Next, fill the sterilized jars and cover with sterilized lids and rings. I left about 1/2″ headspace (space between sauce and lid of jar) in each one, put on the lid and hand-tightened the ring. Then into the boiling water they went for 10 minutes. After carefully removing the jars from the water bath, re-tighten the lid rings and set on a couple dish towels (spread apart) to seal and cool overnight. I had to do 3 batches of water baths to do all my jars. Check the next day (if you can wait that long- I can’t ) to make sure the lids don’t spring back when you press on them. If any do, they didn’t seal correctly and it’s off to the fridge with them. They will need to be eaten in a day or 2. Thankfully, all of my jars sealed almost instantly, so that was another victory. Each POP of the jars sealing made me smile.

After the sauce was all made, I went to work on the tomato juice. Again, mom to the rescue for the recipe. She said 1 Tablespoon salt and 1/4 pepper, taste, and let it simmer for 10 minutes. Do the same thing filling sterilized jars, lids, and rings (this time I used quart jars because I know my soup/stew recipes) and give a good water bath. Re-tighten lids when done and place on towels to seal and cool overnight. And that’s it!

Single Dinner Recipe

  • 1 quart Tomatoes, scalded, cored, peeled, diced, and drained
  • 1 large Bell Pepper, diced small
  • 1 medium White or Vidalia Onion, diced small
  • 1/2 Cup Sugar
  • 1/4 C White Vinegar
  • 3/4 teaspoon Salt
  • 1/4 teaspoon Pepper
  • 1/2 teaspoon Cinnamon

Follow the same simmering directions, testing for flavor and veggie tenderness after 30 minutes. While sauce is simmering, cook bow tie pasta noodles in large pot, and in a medium sauce pan brown 1/2-1 lb hamburger with 1/4 cup diced onion, salt and pepper to taste. When meat is fully cooked, lower heat and slow simmer to tenderize. When sauce is done simmering, combine with browned hamburger. Serve sauce over pasta. Enjoy!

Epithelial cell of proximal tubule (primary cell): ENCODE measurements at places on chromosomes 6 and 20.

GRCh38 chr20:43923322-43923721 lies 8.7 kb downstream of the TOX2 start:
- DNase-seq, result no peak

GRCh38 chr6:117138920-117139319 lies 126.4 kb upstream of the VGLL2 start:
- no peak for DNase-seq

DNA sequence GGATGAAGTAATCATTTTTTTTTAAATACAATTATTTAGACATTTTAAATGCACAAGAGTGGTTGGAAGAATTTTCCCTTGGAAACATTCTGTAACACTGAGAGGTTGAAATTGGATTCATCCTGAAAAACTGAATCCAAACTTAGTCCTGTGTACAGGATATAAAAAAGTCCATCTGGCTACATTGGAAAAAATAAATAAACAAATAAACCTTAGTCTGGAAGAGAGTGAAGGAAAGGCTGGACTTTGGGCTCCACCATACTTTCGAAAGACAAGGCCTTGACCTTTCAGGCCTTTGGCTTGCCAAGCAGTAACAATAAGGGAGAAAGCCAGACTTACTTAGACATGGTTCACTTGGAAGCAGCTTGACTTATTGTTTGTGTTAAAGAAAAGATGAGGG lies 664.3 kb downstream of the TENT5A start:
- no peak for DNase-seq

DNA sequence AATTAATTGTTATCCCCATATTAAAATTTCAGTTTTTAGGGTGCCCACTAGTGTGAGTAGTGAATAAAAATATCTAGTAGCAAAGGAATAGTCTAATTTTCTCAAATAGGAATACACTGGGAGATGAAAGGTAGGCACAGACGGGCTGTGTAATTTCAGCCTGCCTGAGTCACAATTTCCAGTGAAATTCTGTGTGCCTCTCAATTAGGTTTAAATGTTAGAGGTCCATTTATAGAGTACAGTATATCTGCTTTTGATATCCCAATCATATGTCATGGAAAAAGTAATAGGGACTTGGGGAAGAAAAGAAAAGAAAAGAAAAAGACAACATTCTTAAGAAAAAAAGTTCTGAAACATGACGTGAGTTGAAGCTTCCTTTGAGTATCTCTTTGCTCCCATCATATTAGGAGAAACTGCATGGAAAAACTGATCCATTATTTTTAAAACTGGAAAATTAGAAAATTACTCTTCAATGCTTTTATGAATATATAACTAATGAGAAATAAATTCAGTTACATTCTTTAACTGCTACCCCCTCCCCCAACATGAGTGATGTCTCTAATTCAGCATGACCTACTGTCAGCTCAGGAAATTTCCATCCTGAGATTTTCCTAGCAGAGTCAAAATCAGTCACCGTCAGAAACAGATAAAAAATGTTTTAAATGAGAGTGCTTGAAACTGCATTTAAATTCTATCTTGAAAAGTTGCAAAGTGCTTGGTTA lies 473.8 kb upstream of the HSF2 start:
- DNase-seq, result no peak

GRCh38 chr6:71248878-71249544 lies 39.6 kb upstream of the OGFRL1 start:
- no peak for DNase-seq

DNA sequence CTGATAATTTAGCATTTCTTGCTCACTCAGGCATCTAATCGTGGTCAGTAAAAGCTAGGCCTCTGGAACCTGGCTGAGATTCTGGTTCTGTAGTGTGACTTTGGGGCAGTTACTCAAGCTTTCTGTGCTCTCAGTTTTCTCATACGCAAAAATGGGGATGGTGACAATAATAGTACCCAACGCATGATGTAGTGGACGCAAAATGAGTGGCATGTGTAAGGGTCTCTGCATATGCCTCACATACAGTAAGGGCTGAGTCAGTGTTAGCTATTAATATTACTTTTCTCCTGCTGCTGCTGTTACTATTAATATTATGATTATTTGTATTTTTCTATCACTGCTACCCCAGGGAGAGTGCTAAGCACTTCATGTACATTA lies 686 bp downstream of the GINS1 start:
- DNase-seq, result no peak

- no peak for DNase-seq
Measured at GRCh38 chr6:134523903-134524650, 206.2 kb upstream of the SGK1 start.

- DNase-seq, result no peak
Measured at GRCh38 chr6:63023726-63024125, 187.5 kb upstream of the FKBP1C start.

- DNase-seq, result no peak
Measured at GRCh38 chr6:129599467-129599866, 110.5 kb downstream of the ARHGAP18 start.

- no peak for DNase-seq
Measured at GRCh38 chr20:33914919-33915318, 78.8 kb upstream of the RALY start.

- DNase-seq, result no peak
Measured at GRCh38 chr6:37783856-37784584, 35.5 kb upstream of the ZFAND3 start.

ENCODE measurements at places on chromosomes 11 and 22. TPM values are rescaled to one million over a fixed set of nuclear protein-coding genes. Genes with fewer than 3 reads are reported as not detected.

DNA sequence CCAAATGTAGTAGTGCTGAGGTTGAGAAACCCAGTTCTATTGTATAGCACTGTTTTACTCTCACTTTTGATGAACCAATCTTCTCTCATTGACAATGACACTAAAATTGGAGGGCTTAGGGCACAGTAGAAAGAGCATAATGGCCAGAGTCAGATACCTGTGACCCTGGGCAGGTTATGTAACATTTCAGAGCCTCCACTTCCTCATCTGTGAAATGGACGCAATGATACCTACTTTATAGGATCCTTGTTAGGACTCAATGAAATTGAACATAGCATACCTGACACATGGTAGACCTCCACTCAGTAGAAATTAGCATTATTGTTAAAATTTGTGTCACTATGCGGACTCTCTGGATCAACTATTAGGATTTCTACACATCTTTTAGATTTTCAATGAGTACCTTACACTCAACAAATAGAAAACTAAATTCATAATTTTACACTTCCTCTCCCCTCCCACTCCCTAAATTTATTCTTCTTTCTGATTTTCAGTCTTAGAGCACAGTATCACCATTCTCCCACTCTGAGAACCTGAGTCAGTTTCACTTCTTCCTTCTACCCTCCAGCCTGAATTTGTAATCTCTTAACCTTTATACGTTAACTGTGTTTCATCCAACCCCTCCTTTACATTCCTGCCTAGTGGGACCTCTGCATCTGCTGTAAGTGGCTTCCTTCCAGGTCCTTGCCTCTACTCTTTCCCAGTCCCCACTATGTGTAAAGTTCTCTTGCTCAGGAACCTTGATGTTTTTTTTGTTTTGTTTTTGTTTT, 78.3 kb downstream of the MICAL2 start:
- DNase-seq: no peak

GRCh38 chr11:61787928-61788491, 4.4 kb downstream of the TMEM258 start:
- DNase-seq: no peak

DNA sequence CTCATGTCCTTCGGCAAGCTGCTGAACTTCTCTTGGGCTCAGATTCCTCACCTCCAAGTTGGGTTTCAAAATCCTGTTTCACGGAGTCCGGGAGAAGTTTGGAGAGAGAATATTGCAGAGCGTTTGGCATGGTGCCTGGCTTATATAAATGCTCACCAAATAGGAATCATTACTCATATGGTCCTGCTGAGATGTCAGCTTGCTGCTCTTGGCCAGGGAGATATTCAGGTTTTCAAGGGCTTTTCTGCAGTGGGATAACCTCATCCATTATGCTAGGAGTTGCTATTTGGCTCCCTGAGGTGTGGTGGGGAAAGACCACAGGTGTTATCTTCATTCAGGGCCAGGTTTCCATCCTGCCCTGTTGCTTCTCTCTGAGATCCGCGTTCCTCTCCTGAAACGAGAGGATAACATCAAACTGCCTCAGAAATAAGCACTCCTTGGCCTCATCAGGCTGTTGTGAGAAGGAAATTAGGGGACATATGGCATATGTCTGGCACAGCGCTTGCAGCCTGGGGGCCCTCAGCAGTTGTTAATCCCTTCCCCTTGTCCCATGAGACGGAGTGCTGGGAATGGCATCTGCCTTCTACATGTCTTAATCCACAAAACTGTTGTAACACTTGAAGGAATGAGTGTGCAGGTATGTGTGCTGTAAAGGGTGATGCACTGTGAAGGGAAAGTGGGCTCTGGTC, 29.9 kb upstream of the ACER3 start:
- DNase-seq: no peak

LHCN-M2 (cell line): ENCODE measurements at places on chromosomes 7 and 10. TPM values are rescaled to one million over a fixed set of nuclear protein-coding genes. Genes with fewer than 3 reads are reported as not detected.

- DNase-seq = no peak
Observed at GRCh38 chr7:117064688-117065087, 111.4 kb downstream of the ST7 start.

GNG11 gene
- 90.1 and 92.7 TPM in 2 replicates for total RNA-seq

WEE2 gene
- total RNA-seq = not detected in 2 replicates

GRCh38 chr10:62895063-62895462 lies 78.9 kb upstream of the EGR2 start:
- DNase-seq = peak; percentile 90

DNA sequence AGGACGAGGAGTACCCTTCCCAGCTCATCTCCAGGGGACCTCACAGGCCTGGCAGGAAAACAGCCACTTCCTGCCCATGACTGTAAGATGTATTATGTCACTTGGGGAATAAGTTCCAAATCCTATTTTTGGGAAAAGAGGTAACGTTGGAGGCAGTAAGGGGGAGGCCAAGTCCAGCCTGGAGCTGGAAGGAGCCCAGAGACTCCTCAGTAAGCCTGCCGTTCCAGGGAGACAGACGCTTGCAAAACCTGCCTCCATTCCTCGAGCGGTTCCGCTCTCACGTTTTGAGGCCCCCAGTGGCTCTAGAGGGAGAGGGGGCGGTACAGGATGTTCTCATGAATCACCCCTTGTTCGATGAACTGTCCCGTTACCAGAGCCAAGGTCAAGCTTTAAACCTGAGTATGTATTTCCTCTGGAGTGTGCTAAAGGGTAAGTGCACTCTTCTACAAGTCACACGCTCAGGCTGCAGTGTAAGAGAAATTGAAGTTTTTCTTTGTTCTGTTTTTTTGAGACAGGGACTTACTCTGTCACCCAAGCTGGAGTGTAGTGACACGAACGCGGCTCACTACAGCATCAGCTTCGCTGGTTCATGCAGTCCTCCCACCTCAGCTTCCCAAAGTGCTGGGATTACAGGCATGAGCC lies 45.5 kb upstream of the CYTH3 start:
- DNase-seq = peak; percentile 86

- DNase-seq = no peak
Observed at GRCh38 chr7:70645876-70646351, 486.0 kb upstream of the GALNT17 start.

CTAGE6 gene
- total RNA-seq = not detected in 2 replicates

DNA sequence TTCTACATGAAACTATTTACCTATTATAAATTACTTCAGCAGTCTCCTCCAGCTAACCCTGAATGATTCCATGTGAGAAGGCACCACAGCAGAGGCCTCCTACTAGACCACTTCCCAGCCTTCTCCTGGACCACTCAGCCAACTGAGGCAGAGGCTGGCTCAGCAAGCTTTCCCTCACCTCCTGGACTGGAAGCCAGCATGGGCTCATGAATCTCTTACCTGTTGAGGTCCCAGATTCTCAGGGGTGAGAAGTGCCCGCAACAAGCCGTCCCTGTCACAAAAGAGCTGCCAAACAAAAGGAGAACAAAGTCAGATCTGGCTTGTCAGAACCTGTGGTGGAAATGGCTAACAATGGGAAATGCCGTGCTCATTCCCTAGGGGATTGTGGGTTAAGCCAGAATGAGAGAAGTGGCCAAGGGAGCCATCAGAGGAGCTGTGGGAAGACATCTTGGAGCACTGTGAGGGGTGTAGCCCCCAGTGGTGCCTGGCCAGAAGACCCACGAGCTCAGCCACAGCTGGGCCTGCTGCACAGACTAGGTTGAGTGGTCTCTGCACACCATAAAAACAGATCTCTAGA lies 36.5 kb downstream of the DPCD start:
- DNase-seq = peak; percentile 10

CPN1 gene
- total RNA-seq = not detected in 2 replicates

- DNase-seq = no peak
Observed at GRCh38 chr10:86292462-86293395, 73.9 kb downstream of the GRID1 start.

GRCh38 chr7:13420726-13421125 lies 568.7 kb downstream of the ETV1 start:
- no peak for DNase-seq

Sauce and browned hamburger, ready for pasta.

My great grandma may not be here, but memories and her famous recipes live on. Now that I have this first batch under my belt, I will be making and canning her sauce every end of summer when my friends’ gardens are overflowing. Thanks for all of the help, Mom. I sure couldn’t have done it without you! And Sheedy, you’ll be getting a jar of sauce very soon. It may even come alongside some Apple Crisp!

**If you make this recipe, please comment below and let me know what you thought.**

Ya Gotta Have a Plan

Holy crap has it been a long time since I published! I have very much missed writing and sharing with you, but for the past 3 months I just couldn’t do it. No reason to panic, I’m all good. It’s totally okay. I spent the better part of the last 3 months ready to barf at any given moment, which means very little to zero desire to cook/bake anything.

I started a new medication because I have become an insulin-resistant T1D. There’s no fun like being a T1- unless you become an insulin-resistant T1, and then it’s a whole new level of fun-ness. My Endocrinologist warned me that I would probably hate her for up to 2 weeks because this medicine has a high potential to make the patient nauseous while it’s making changes in body processes. I deal with things much better when I know what I’m up against, so, come what may… But YIKES! I was truly blessed by God to never have a minute of morning sickness with any of my pregnancies, so I had absolutely no idea what I was in for. WHOA! I was nauseous nearly every minute of the day for the first month solid. I ate very little, bland things, and not often. I threw up a few times, mostly in the middle of the night, which is great. I have no clue how women who deal with this kind of morning sickness have more than one child- it’s terrible!!!! I literally slept with a barf bucket next to my bed just in case. This was not fun! But I wanted this medicine to work, so I kept taking it. And I lost 5 pounds, so that was a silver lining. After the first month things got a little better. The nausea calmed to only when I smelled food or thought about food. I am the food preparer in the house, so every day I still made Superman breakfast and packed his lunch, made Little Guy breakfast, and attempted to make dinner most nights, but there were a lot of “make a frozen pizza, boys, it’s not happening tonight!” which they were just fine with. That inability to cook was terrible! Thanksgiving was so hard. Dinner was at our house and although it smelled delicious, it was difficult. But I was getting used to feeling like crap, which is not something I ever wanna do again. Cooking and baking give me so much joy that I had to push through when I was able. I stopped taking that medicine last week (after 2 1/2 months) and started on another one, so hopefully I feel better soon. This is not a pity party story, I promise- it’s an explanation of my silence. And I apologize for the barf talk on a food blog. I hope this post is helpful to you and maybe even inspires you to try my plan.